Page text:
Aulestad, home of Bjørnstjerne Bjørnson.
Photo: Jan Haug / Aulestad

Visit the home

Karoline and Bjørnstjerne Bjørnson arrived at Aulestad with their four children on a warm and sunny day in June 1875. 

The family continued to travel abroad for long periods, but Aulestad became the base they always returned to. Bjørnstjerne Bjørnson lived here until his death in 1910 and Karoline Bjørnson until 1934.

The dark main building became light and airy under Karoline’s firm direction. Greatly inspired by their travels, she created a welcoming urban home in the country filled with art and gifts from near and far.

The state purchased Aulestad in the 1920s and the house has been open for visitors every summer since 1935.

The Living Room

The dark timber panelled house at Aulestad became light and airy under Karoline’s firm direction. Greatly inspired by their travels, she created a welcoming urban home in the country filled with art and gifts from near and far.

The furniture for the seating area was purchased at a second hand market in Paris. They could not afford to buy anything new. The furniture had loose covers in the colour of the time, burgundy. The furniture of the time had to be bottle green, burgundy or brown. These were colours that gave warmth and atmosphere, something very important in the time of the bourgeoisie. Across the backs of the chairs hung small, white, embroidered pieces of material, so-called antimacassar, to protect against the oil used in men’s hair. 

Foto: Jan Haug

På Aulestad pyntes det fremdeles med friske blomster fra hagen.

The Music Room

Edward and Nina Grieg have entertained by singing and playing the piano in the music room.

Bjørnson himself did not play any instruments. But he had an ear for music and was interested in song and music. His poems are known to be easily sung. Poems by Bjørnson have more than 800 melodies, and his songs are today part of our Norwegian cultural heritage.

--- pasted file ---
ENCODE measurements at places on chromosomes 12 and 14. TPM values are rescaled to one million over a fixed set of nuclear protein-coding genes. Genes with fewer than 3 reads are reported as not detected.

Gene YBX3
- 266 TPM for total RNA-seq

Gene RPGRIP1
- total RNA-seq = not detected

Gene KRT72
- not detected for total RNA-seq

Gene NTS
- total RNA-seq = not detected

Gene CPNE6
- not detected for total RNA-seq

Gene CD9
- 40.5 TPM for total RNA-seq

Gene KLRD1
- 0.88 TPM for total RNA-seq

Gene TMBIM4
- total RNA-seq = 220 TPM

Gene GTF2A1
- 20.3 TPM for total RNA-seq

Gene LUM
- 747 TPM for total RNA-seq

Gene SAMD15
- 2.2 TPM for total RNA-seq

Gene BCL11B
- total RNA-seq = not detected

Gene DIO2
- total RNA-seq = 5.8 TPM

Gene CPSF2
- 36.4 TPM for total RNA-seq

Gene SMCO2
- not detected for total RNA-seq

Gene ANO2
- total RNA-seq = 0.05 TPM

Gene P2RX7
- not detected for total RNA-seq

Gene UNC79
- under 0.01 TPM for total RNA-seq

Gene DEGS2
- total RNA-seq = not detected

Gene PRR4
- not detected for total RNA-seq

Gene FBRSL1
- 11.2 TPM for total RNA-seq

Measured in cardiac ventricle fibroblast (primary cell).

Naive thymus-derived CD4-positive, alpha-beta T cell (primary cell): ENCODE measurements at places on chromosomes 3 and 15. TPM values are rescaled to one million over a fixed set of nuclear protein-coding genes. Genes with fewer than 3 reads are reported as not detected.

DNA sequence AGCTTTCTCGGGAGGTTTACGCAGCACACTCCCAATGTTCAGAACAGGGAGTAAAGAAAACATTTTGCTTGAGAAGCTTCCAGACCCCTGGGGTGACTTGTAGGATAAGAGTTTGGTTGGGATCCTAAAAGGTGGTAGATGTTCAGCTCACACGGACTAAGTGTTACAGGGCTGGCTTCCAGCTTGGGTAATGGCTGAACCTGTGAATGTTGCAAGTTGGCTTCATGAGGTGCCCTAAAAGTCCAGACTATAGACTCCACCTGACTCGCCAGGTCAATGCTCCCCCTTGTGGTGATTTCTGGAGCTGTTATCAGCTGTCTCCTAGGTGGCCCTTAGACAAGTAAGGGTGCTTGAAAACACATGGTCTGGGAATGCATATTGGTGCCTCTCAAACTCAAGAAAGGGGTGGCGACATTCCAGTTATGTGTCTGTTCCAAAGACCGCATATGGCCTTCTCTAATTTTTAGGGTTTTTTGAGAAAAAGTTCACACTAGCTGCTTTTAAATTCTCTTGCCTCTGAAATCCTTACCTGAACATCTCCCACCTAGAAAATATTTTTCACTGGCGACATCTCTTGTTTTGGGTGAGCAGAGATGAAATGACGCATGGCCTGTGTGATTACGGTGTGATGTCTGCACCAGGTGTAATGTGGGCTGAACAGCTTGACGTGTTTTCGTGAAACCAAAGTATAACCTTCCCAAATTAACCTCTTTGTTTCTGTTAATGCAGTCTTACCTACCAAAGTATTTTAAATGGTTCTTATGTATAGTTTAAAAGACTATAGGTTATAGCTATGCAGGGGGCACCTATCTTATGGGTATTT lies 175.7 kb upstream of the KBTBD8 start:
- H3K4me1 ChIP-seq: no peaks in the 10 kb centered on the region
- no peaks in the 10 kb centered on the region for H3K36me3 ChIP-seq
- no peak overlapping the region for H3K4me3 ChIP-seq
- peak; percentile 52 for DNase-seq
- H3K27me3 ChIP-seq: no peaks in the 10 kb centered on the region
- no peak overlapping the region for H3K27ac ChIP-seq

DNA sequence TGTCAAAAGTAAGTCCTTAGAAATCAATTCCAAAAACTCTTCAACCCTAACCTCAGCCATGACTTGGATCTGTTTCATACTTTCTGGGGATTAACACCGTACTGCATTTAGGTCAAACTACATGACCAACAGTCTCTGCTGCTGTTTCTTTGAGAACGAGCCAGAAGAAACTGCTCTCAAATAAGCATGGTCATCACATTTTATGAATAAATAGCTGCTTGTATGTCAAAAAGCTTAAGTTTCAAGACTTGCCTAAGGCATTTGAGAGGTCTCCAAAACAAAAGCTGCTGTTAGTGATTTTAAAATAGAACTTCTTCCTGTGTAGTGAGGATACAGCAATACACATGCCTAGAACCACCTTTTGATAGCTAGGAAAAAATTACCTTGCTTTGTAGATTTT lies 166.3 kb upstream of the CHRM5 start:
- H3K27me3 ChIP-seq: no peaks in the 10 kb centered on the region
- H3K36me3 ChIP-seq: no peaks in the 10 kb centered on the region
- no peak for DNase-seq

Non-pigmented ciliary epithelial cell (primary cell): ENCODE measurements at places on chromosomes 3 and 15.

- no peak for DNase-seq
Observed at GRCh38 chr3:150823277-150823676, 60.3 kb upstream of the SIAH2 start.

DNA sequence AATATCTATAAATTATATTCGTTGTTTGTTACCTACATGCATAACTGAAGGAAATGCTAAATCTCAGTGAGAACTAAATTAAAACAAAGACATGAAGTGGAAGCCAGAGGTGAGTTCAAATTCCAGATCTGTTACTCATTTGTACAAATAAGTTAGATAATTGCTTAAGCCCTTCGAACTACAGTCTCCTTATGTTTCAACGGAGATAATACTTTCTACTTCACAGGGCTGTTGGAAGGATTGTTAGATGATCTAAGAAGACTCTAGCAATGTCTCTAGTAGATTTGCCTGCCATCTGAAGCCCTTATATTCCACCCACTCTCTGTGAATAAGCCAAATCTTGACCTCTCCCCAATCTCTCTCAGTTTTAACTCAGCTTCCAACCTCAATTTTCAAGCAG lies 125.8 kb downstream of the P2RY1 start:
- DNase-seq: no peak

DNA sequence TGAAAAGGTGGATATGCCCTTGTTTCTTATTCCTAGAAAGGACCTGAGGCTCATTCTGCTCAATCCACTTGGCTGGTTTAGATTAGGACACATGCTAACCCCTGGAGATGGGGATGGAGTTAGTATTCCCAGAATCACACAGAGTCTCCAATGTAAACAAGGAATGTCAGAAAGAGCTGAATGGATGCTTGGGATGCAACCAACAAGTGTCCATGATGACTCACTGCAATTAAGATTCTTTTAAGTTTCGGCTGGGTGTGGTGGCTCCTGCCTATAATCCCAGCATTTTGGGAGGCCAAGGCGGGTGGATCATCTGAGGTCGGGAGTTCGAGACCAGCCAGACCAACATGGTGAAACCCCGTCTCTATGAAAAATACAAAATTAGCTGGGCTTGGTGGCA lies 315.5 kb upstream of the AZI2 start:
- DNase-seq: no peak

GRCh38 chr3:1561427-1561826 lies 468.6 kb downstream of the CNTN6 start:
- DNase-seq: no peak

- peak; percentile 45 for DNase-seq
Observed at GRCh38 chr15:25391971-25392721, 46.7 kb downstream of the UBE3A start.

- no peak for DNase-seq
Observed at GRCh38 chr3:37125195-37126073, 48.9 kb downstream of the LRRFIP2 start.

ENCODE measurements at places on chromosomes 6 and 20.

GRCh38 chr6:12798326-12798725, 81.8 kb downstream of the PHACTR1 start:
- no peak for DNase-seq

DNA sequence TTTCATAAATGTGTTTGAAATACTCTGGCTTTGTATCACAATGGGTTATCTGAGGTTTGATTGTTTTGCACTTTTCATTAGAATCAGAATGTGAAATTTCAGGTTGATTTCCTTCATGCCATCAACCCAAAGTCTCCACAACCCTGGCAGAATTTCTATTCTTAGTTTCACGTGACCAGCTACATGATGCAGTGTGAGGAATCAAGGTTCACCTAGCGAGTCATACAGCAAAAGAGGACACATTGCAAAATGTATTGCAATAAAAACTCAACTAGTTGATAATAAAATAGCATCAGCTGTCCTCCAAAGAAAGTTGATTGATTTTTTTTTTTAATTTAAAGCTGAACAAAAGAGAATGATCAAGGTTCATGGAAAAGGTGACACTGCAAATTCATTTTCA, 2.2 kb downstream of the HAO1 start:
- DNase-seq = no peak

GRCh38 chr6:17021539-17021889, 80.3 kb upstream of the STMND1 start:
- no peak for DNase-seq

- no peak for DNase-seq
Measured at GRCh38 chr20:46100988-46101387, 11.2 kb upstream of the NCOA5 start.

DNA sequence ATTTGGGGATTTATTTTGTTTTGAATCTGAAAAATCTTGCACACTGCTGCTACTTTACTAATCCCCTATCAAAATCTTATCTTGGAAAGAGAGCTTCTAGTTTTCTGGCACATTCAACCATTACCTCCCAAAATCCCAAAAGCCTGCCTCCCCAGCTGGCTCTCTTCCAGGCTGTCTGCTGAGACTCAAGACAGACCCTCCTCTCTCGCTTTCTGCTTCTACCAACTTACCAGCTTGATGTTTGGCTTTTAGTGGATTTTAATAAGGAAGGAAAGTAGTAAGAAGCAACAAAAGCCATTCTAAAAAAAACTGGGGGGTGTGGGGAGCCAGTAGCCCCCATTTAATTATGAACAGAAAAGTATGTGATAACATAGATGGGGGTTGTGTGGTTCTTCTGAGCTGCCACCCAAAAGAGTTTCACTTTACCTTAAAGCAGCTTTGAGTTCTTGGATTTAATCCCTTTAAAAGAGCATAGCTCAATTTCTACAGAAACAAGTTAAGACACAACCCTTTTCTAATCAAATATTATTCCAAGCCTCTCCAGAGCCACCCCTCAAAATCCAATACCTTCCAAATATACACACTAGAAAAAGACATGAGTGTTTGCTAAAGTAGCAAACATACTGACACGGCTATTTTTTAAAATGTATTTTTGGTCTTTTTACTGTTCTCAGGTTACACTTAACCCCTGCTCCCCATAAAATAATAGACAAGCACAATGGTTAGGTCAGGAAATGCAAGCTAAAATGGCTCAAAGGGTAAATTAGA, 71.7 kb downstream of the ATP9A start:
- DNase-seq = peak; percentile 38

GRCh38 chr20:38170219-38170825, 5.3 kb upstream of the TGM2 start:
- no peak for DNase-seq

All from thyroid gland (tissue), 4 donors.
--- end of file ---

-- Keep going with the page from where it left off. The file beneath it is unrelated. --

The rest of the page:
There are portraits of Ole Bull and Paganini on the walls of the music room including a portrait of Nina and Edvard Grieg by P.S. Krøyer. 

The pigsty

During Bjørnson’s time Aulestad got a smoking room: the pigsty! Anyone wishing to enjoy a pipe or a cigar had to go there. But Alexander Kielland was the exception. “Rather suffer his smoke, than be without his company” Bjørnson said and let Kielland smoke in the living room.

The French painter Theophile-Alexandre Steinlen, who visited during the summer of 1901, painted the grandchildren’s cats on the mantelpiece. His and Erik Werenskiold’s pallets are also hanging there.

Aulestads røykelov var klar: Alle som ønsket en pipe eller sigar, måtte gå i Grisehuset.


The green turquoise colour of the music room was also chosen by Karoline for the dining room, she designed the ceiling herself using skirting from Italian patterns. Here everything was set for parties, with the couple sitting at the end of the table. Today gifts from friends surround the table.

When there were no guests or festivities, the Bjørnson family normally ate what was served in the kitchen. Pancakes were the favourite food.

Til 70-års dagen i 1902, fikk Bjørnson en duk i gave fra svenske kvinnesakskvinner, med takk for hans tro på kvinners utviklingsmuligheter.

Festbordet i spisestua ble gjenskapt da boken om Bjørnsonfamiliens mattradisjoner - "Til bords med Bjørnstjerne Bjørnson" - ble produsert.